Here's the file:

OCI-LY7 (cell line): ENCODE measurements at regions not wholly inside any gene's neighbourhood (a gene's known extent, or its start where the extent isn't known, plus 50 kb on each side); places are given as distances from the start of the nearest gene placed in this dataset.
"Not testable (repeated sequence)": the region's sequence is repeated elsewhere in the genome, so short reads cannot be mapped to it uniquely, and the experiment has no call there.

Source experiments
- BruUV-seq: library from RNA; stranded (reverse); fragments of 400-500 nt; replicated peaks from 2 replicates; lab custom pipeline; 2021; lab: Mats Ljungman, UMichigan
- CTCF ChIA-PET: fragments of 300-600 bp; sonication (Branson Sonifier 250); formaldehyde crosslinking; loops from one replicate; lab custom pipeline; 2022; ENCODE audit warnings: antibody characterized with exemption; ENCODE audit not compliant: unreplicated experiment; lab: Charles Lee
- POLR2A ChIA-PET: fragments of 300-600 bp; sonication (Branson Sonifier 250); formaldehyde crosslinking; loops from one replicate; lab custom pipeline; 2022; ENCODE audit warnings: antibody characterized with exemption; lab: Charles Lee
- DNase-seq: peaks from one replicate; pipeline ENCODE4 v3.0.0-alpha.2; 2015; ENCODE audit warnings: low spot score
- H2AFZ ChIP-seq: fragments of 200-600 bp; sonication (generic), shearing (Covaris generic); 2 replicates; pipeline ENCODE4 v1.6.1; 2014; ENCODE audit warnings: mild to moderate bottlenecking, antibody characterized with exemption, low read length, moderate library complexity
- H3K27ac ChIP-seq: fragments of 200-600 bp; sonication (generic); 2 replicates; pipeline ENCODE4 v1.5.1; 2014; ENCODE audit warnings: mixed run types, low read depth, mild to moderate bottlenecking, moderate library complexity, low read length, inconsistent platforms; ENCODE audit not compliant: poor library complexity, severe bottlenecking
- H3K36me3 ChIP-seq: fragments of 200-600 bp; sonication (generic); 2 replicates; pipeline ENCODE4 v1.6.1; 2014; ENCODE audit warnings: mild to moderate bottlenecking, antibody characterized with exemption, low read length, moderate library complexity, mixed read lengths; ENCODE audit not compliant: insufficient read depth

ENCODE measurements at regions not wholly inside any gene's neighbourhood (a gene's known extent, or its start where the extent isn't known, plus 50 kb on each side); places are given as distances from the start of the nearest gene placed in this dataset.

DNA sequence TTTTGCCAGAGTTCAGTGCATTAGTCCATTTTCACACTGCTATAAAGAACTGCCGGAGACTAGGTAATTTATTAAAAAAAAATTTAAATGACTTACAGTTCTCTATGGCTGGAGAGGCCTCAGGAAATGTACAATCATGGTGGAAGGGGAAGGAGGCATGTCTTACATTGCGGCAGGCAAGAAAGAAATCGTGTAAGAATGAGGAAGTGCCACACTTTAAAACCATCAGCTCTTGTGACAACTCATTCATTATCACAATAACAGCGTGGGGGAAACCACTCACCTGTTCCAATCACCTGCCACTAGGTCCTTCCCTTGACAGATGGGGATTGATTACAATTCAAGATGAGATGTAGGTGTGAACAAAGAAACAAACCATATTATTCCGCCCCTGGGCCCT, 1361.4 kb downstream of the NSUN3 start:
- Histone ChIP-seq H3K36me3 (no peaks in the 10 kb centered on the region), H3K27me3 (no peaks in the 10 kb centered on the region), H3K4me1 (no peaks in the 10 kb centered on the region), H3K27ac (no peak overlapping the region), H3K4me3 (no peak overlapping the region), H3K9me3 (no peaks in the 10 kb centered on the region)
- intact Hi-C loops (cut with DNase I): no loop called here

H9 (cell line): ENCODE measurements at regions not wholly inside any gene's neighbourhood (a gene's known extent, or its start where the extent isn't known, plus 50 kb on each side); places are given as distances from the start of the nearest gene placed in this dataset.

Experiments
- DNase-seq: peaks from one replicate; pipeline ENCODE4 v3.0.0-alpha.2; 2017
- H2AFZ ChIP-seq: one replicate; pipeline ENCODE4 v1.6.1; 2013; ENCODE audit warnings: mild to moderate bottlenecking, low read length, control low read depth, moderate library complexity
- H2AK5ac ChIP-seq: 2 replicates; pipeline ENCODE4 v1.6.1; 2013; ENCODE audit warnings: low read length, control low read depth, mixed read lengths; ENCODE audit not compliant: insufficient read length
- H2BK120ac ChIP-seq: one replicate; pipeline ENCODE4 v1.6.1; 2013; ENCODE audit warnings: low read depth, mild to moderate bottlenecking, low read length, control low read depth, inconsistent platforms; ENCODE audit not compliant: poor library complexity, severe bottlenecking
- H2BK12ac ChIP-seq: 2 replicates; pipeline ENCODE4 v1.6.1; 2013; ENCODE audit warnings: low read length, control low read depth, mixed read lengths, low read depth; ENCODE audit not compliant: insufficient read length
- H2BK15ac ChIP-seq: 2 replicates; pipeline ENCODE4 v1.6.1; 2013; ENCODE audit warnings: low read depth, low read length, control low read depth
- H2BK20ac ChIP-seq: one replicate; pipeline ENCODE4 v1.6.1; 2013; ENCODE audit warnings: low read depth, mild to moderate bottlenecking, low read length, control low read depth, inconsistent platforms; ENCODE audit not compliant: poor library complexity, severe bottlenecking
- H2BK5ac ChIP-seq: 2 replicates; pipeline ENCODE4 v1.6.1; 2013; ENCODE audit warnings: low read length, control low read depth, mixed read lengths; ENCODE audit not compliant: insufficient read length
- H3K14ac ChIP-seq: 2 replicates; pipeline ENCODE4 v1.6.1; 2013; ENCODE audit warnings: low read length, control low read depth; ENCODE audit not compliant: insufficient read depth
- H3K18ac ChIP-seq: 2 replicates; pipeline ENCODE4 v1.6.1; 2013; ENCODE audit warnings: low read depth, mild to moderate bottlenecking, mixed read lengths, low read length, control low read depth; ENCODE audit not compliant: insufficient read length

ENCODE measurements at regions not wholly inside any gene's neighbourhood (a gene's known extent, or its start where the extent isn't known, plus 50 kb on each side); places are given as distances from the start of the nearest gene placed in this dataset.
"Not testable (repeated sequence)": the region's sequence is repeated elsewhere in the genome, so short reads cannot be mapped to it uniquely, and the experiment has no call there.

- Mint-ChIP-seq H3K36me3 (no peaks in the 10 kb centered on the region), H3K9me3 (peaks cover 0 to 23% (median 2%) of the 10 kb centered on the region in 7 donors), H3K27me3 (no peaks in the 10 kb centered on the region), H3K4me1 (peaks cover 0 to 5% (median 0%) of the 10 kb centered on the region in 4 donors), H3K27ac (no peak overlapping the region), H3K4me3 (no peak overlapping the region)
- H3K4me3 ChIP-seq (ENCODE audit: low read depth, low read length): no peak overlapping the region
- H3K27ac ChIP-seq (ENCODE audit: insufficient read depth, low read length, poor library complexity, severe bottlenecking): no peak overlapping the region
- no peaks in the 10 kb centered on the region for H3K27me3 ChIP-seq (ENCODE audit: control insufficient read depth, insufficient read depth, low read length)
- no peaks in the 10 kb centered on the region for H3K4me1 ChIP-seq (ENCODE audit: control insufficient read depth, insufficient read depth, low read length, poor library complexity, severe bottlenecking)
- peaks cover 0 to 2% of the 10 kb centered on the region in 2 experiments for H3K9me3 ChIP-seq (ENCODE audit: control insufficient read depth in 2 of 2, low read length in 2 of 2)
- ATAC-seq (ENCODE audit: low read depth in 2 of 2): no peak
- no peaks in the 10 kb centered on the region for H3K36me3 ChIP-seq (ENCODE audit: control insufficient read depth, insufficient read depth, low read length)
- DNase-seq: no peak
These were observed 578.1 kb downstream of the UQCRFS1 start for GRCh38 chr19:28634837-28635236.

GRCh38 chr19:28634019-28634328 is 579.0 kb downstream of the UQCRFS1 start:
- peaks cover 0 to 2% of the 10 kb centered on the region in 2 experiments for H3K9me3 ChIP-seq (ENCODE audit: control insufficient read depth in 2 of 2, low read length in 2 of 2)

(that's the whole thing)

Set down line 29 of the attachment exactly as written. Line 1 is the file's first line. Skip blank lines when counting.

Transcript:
- Mint-ChIP-seq H3K36me3 (no peaks in the 10 kb centered on the region), H3K9me3 (peaks cover 0 to 23% (median 2%) of the 10 kb centered on the region in 7 donors), H3K27me3 (no peaks in the 10 kb centered on the region), H3K4me1 (peaks cover 0 to 5% (median 0%) of the 10 kb centered on the region in 4 donors), H3K27ac (no peak overlapping the region), H3K4me3 (no peak overlapping the region)